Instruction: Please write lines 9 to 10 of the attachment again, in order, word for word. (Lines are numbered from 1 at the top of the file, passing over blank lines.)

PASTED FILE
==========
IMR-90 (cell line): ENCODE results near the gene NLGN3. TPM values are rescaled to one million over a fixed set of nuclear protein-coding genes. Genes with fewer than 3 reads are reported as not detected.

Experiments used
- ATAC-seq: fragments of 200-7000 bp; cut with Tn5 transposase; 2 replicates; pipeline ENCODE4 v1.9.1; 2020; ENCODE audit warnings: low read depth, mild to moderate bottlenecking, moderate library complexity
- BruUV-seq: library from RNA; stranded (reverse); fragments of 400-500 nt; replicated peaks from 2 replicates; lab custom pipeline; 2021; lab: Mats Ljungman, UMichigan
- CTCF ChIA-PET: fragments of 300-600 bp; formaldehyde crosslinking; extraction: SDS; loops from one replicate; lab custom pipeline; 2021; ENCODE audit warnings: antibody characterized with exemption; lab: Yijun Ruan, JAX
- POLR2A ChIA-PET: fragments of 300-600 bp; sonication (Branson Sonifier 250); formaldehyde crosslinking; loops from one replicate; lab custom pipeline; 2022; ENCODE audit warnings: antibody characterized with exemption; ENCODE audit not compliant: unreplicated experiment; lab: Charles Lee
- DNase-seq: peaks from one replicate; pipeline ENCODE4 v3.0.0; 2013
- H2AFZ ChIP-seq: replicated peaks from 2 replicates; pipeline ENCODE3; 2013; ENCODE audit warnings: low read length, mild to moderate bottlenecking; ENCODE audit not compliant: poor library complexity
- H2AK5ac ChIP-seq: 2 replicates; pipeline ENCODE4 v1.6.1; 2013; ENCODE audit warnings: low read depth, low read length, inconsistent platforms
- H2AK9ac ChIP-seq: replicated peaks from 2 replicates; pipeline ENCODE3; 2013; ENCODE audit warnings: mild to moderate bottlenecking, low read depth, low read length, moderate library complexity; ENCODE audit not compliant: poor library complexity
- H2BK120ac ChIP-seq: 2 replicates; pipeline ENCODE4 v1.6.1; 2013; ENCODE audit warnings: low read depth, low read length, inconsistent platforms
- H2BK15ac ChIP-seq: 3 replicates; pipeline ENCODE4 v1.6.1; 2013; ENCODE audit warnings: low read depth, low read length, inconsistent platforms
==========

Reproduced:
- H2AK5ac ChIP-seq: 2 replicates; pipeline ENCODE4 v1.6.1; 2013; ENCODE audit warnings: low read depth, low read length, inconsistent platforms
- H2AK9ac ChIP-seq: replicated peaks from 2 replicates; pipeline ENCODE3; 2013; ENCODE audit warnings: mild to moderate bottlenecking, low read depth, low read length, moderate library complexity; ENCODE audit not compliant: poor library complexity